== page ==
On the issue of significant misinformation and conspiracy theories regarding COVID-19 being shared in PNG and the wider region, Dr. Kariko said it was important to ensure the correct information was conveyed in a simple and effective manner to PNG’s rural audiences.

“Strategies for targeted vaccine messages in rural and remote areas also need to carefully consider the cultural relevance of these messages,” said Dr. Karioko.

(Picture: Goodwill Media)


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UNT’s Center for Health Sciences leads health literacy outreach in seven states | Instant News

PICTURE: Federal funding from the National Institutes of Health (NIH) will enable the University of North Texas Center for Health Sciences at Fort Worth (HSC) to serve as a leader in …
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Credit: HSC

Federal funding from the National Institutes of Health (NIH) will enable the University of North Texas Health Sciences Center at Fort Worth (HSC) to serve as a leader in health literacy outreach.

The Gibson D. Lewis Library of Health Sciences is one of seven Regional Medical Libraries (RML) in the National Library of Medicine Network (NNLM). RML operates regional and national programs that provide US researchers, health professionals, public health professionals, educators, and the public with equal access to biomedical and health information resources and data.

A recently awarded $ 6.4 million grant allows the Lewis Library to increase its outreach to help communities through health-centered education, information, outreach and grant funding to external organizations.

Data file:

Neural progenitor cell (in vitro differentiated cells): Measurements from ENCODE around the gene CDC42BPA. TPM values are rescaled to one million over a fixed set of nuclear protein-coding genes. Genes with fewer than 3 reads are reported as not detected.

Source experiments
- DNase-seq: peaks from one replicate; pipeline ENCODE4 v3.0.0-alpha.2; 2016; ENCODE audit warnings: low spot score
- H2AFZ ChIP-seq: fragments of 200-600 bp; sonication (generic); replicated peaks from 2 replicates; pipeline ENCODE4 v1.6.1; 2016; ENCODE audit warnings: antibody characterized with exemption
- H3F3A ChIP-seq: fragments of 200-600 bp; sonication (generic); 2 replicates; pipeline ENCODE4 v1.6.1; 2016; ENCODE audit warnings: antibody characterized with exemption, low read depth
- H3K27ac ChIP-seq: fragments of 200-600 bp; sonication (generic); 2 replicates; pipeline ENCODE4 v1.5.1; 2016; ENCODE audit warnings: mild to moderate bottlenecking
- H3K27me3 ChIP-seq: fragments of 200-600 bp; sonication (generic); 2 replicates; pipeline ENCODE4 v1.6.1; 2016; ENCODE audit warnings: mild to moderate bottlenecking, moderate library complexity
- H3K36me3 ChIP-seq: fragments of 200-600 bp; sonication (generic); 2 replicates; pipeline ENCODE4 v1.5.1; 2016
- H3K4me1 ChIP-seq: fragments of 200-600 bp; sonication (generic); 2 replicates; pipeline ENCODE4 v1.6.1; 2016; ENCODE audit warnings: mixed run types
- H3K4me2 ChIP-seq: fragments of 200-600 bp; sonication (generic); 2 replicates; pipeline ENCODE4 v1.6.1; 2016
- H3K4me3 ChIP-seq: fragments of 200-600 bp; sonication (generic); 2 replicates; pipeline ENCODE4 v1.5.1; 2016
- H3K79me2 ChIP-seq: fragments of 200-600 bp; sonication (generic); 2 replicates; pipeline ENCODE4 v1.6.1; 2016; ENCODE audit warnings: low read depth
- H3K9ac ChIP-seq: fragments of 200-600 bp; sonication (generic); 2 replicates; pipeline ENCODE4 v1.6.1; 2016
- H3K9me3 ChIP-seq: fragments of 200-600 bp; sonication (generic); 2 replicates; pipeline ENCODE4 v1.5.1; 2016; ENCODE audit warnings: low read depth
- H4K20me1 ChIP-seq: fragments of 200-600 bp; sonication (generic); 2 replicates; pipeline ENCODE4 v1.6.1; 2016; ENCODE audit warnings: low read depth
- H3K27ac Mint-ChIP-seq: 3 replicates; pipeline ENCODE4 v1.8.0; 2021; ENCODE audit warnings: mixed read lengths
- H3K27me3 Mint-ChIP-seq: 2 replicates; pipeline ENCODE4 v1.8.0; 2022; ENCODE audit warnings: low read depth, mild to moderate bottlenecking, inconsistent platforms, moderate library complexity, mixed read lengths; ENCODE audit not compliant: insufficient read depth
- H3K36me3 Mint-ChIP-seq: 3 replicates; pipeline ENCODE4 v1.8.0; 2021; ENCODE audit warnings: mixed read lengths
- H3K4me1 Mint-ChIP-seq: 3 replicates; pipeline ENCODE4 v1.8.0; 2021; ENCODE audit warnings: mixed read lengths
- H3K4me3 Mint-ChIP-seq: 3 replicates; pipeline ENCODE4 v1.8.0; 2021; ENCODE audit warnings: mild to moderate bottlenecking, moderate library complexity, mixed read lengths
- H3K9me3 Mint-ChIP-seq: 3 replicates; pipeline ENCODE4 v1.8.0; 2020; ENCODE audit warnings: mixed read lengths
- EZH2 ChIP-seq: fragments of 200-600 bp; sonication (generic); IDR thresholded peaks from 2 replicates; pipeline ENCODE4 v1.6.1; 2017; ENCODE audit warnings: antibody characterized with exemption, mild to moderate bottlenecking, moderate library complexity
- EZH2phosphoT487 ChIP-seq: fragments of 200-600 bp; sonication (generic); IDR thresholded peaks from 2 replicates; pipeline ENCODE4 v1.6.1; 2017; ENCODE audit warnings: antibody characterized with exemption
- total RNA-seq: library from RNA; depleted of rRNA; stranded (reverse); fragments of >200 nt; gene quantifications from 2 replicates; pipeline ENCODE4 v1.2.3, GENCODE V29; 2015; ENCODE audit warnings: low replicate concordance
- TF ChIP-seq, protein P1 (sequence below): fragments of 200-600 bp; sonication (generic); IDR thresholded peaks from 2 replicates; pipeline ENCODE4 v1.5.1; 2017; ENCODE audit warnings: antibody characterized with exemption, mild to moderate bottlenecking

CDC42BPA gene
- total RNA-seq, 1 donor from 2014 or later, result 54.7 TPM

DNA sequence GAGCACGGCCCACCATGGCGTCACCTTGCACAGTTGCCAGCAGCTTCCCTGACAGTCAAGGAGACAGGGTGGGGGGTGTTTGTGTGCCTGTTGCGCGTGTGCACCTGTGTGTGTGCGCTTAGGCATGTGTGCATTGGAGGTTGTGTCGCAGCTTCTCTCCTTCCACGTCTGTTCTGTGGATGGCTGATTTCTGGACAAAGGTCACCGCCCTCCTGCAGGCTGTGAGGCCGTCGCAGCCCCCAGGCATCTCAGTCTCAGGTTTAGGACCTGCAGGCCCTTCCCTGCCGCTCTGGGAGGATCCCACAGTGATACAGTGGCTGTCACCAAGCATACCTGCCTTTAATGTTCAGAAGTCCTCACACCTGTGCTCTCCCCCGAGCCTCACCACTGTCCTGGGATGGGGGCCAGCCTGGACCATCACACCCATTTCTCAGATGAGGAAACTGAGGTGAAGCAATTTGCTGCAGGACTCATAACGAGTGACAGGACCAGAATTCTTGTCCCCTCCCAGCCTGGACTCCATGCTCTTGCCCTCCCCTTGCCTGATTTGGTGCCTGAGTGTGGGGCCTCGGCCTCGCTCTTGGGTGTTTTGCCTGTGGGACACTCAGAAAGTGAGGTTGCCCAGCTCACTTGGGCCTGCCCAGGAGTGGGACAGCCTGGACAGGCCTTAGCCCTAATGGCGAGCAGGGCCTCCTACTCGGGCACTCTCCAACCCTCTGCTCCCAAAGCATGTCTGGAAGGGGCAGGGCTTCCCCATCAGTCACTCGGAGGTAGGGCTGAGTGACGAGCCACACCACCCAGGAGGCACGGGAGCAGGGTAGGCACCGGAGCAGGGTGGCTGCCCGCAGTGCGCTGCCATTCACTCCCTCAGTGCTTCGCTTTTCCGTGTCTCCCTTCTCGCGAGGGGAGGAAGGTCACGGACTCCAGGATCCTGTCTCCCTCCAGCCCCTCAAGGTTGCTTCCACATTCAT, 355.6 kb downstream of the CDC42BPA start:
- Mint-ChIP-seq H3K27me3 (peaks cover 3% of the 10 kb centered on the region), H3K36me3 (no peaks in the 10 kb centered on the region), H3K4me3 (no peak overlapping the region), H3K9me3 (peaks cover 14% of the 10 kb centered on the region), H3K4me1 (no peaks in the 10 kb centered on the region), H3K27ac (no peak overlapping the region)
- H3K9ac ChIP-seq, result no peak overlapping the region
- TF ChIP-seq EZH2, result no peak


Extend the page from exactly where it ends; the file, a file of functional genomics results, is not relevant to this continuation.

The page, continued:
The grant is an award from the National Library of Medicine (NLM), one of 27 centers and institutes at NIH.

The Lewis Library will lead the newly reconfigured NNLM Region 3, previously designated the South Central Region. Territory 3 is made up of seven states: Arkansas, Kansas, Louisiana, Missouri, Nebraska, Oklahoma, and Texas.

“The competition for the awards this time is fierce and we are very pleased to be awarded again,” said Daniel Burgard, University Librarian and Vice Chancellor for Scientific Information Management and Region 3 Chief Investigator.

“We look forward to continuing to serve the health information needs of our region, including the new states of Missouri, Kansas, and Nebraska,”

The new grant renews this mission for five years starting May 1 (from 2021 to 2026).

Last June, the Lewis Library team submitted a competitive funding application after NLM published its Funding Opportunity Announcement (FOA) for RML 2021-2026. The health science library submitted its proposal application in September.

This funding allows Lewis Libraries to provide grants and help fund projects that promote the health and health literacy of a wide range of communities – from rural residents connected to telemedicine in Pottsboro, TX to families resettling in Arkansas after leaving the Marshall Islands.

“The grants we can distribute to the field are very helpful in reaching communities and impacting populations suffering from severe health disparities or experiencing low levels of health literacy,” said Brian D. Leaf, Executive Director of NNLM Region 3.

Lewis Libraries started this service in 2016 when it received a $ 6.2 million five-year grant from the National Library of Medicine.

Over the past five years, the Lewis Library distributed about 160 awards totaling about $ 1.3 million dollars in five states, Leaf said. Award sizes vary from $ 2,000 to $ 40,000.

Leaf said the library is also providing several grants that focus on outreach to COVID-19 information when the pandemic begins.

“Health touches every part of life,” said Leaf. “We want to get people to think more about how they consume and navigate health information.”